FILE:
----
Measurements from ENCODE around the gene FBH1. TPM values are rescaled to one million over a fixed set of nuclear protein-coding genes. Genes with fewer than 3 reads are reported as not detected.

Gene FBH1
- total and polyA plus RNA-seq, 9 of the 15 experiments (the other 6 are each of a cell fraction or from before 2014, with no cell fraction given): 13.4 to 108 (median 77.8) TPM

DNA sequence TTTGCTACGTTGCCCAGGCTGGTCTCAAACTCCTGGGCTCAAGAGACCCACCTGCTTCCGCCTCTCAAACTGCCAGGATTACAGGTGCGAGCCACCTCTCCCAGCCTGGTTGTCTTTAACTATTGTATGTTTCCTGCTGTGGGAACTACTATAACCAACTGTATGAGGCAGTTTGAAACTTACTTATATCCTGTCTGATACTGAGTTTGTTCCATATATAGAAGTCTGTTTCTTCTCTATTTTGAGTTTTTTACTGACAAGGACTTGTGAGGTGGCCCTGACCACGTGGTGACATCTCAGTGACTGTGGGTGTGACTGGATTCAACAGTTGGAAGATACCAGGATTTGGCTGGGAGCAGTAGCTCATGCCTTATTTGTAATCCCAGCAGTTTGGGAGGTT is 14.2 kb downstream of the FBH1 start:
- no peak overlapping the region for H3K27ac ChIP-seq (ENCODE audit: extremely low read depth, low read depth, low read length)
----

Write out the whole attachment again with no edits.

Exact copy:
Measurements from ENCODE around the gene FBH1. TPM values are rescaled to one million over a fixed set of nuclear protein-coding genes. Genes with fewer than 3 reads are reported as not detected.

Gene FBH1
- total and polyA plus RNA-seq, 9 of the 15 experiments (the other 6 are each of a cell fraction or from before 2014, with no cell fraction given): 13.4 to 108 (median 77.8) TPM

DNA sequence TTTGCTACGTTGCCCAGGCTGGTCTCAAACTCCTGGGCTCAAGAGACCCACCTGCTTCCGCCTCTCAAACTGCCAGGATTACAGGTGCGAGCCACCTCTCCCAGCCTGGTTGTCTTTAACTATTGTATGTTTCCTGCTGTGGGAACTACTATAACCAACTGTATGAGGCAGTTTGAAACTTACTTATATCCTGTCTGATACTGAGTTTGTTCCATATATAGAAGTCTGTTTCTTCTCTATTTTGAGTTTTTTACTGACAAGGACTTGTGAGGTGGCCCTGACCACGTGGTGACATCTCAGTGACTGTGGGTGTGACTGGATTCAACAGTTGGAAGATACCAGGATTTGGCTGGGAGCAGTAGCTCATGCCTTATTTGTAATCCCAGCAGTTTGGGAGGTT is 14.2 kb downstream of the FBH1 start:
- no peak overlapping the region for H3K27ac ChIP-seq (ENCODE audit: extremely low read depth, low read depth, low read length)